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Italy progress to Euro 2016 knockout phase with narrow Sweden win

Italy 1-0 Sweden

Published 17/06/2016

Italy's forward Citadin Martins Eder celebrates after scoring during the Euro 2016 group E football match between Italy and Sweden at the Stadium Municipal in Toulouse on June 17, 2016. / AFP PHOTO / VINCENZO PINTOVINCENZO PINTO/AFP/Getty Images
Italy's forward Citadin Martins Eder celebrates after scoring during the Euro 2016 group E football match between Italy and Sweden at the Stadium Municipal in Toulouse on June 17, 2016. / AFP PHOTO / VINCENZO PINTOVINCENZO PINTO/AFP/Getty Images

Italy have beaten Sweden 1-0 in Toulouse to secure their place in the knockout stages of Euro 2016.

A fine 88th-minute finish from Eder was enough to secure victory in an otherwise uninspiring game that leaves Sweden on the brink of elimination - although unambitious performances from either side did little to deserve more than the goalless draw that almost unfolded.

First-placed Italy have a total of six points from two games and third-placed Sweden have one; the Republic of Ireland or Belgium could yet climb clear of Sweden depending on the outcome of their match on Saturday.

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The Italians, who defeated Ireland 2-0 at the last European Championships, face them again on Wednesday when Sweden meet Belgium. Two further teams could yet progress to the second round.

Italy had been criticised before the competition but they had produced perhaps the finest performance of any side so far when they overcame Belgium 2-0.

Sweden, meanwhile, had been unimpressive in their 1-1 draw with Ireland, when only Ciaran Clark's second-half own goal prevented them falling to defeat.

In that context Italy were expected to again win, but during an uninspiring opening 45 minutes it was Sweden who played with greater intent and who justified previous concerns surrounding Italy's quality.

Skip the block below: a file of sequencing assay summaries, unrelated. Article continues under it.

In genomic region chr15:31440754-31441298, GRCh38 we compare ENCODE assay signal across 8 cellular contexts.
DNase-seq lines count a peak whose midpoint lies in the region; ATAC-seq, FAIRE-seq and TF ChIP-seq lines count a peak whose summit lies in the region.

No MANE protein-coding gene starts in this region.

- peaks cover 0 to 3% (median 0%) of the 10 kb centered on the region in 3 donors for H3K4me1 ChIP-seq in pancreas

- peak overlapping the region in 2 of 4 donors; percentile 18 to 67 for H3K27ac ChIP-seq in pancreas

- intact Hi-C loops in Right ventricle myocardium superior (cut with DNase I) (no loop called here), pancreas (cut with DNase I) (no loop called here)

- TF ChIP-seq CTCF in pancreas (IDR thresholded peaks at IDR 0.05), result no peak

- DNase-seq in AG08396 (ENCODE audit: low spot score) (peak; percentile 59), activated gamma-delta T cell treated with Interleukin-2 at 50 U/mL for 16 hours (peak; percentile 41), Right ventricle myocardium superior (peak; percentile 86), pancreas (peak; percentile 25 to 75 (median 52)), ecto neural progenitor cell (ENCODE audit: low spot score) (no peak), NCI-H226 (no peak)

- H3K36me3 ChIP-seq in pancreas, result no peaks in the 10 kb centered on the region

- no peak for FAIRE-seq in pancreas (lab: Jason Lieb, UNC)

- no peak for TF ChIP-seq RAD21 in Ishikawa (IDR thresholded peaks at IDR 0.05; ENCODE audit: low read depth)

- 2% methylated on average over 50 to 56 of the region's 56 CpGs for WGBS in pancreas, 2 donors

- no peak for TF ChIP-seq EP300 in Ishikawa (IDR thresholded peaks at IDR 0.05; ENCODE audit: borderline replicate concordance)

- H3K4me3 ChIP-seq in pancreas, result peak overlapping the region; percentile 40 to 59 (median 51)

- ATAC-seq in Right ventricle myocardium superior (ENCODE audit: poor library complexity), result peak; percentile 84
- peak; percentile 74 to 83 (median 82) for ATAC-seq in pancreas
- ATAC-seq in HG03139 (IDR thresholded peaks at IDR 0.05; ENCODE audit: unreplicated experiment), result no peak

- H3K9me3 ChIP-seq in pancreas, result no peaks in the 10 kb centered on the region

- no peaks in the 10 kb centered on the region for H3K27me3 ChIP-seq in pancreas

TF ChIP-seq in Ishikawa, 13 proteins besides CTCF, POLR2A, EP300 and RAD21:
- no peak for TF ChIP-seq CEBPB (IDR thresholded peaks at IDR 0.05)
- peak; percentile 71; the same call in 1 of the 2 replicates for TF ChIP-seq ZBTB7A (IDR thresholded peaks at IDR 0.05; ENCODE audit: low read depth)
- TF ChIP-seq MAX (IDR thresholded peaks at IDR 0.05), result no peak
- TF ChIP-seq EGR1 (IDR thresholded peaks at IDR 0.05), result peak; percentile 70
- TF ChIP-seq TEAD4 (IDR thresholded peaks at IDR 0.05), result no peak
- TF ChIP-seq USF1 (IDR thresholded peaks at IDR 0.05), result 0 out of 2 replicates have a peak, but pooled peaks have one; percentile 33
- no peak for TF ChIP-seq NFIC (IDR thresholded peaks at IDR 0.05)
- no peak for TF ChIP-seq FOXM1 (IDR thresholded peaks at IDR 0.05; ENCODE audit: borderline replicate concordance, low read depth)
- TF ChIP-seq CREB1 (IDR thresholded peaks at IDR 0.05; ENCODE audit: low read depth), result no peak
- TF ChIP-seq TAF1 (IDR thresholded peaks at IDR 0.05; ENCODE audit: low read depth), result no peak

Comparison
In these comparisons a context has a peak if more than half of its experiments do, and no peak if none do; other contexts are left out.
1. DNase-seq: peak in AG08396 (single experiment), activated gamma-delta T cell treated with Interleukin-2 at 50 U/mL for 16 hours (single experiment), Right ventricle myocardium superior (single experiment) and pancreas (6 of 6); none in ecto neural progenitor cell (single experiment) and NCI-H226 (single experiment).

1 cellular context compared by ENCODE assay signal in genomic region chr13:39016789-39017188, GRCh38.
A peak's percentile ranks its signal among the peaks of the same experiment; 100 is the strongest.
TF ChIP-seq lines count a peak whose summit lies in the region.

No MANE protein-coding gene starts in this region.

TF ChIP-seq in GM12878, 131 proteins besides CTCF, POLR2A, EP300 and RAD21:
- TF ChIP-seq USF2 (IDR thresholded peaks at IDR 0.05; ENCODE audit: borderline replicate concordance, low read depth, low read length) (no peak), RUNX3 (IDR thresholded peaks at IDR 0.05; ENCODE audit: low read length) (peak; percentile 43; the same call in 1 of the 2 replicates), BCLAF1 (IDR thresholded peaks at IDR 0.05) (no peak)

Manager Erik Hamren had responded to their disappointing performance against Ireland by replacing Marcus Berg with John Guidetti and Albin Ekdal with Oscar Lewicki. An injury to Mikael Lustig also meant a starting place for Erik Johansson, and overall they improved.

Yet as has been the case for much of the past decade, the form of Zlatan Ibrahimovic represented their greatest chance of victory.

It did much to capture the nature of their game that the forward wasted what appeared their finest chance midway through the second half. A left-wing cross made its way through Italy's penalty area but, despite space from directly in front of goal, he somehow missed the target and was saved from disappointment only by being ruled offside.

Italy threatened in the 82nd minute, when Marco Parolo headed Emanuele Giaccherini's cross against the crossbar.

With a draw looking inevitable, substitute Simone Zaza then headed towards Eder, and the striker classily dribbled through Sweden's defence before equally impressively finishing beyond goalkeeper Andreas Isaksson.

Sweden had a stoppage-time penalty appeal dismissed, and Italy held out.

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